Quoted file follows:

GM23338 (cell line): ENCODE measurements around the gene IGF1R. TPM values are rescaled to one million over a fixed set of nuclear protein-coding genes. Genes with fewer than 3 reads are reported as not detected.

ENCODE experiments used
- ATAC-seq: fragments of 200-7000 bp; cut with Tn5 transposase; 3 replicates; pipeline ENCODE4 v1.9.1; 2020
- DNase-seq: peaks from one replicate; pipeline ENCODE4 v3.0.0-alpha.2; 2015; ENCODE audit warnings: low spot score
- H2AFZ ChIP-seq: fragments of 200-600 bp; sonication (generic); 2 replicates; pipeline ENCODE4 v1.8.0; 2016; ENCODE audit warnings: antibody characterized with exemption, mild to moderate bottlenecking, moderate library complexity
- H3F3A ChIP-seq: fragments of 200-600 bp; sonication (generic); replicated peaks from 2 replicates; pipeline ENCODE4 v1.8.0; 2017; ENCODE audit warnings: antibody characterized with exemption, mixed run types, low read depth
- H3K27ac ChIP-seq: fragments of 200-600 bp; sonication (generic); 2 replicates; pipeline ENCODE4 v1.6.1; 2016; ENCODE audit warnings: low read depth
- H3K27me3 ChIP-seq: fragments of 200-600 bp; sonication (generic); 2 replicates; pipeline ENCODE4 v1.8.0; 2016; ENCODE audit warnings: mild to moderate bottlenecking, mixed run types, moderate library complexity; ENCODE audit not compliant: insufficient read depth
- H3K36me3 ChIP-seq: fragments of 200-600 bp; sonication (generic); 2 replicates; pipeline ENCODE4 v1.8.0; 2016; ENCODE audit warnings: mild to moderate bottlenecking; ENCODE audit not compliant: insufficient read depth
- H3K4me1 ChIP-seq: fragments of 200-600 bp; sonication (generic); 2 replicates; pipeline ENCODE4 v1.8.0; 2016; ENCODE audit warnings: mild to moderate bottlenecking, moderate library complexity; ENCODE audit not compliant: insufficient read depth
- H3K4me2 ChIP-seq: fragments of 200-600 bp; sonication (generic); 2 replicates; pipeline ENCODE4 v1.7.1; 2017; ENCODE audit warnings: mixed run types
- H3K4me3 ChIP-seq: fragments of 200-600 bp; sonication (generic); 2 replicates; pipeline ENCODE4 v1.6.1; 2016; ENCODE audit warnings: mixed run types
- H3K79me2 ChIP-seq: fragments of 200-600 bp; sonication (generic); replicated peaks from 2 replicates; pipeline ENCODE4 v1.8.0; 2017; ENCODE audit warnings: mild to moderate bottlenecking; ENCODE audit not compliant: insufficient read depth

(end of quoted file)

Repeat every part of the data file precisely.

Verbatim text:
GM23338 (cell line): ENCODE measurements around the gene IGF1R. TPM values are rescaled to one million over a fixed set of nuclear protein-coding genes. Genes with fewer than 3 reads are reported as not detected.

ENCODE experiments used
- ATAC-seq: fragments of 200-7000 bp; cut with Tn5 transposase; 3 replicates; pipeline ENCODE4 v1.9.1; 2020
- DNase-seq: peaks from one replicate; pipeline ENCODE4 v3.0.0-alpha.2; 2015; ENCODE audit warnings: low spot score
- H2AFZ ChIP-seq: fragments of 200-600 bp; sonication (generic); 2 replicates; pipeline ENCODE4 v1.8.0; 2016; ENCODE audit warnings: antibody characterized with exemption, mild to moderate bottlenecking, moderate library complexity
- H3F3A ChIP-seq: fragments of 200-600 bp; sonication (generic); replicated peaks from 2 replicates; pipeline ENCODE4 v1.8.0; 2017; ENCODE audit warnings: antibody characterized with exemption, mixed run types, low read depth
- H3K27ac ChIP-seq: fragments of 200-600 bp; sonication (generic); 2 replicates; pipeline ENCODE4 v1.6.1; 2016; ENCODE audit warnings: low read depth
- H3K27me3 ChIP-seq: fragments of 200-600 bp; sonication (generic); 2 replicates; pipeline ENCODE4 v1.8.0; 2016; ENCODE audit warnings: mild to moderate bottlenecking, mixed run types, moderate library complexity; ENCODE audit not compliant: insufficient read depth
- H3K36me3 ChIP-seq: fragments of 200-600 bp; sonication (generic); 2 replicates; pipeline ENCODE4 v1.8.0; 2016; ENCODE audit warnings: mild to moderate bottlenecking; ENCODE audit not compliant: insufficient read depth
- H3K4me1 ChIP-seq: fragments of 200-600 bp; sonication (generic); 2 replicates; pipeline ENCODE4 v1.8.0; 2016; ENCODE audit warnings: mild to moderate bottlenecking, moderate library complexity; ENCODE audit not compliant: insufficient read depth
- H3K4me2 ChIP-seq: fragments of 200-600 bp; sonication (generic); 2 replicates; pipeline ENCODE4 v1.7.1; 2017; ENCODE audit warnings: mixed run types
- H3K4me3 ChIP-seq: fragments of 200-600 bp; sonication (generic); 2 replicates; pipeline ENCODE4 v1.6.1; 2016; ENCODE audit warnings: mixed run types
- H3K79me2 ChIP-seq: fragments of 200-600 bp; sonication (generic); replicated peaks from 2 replicates; pipeline ENCODE4 v1.8.0; 2017; ENCODE audit warnings: mild to moderate bottlenecking; ENCODE audit not compliant: insufficient read depth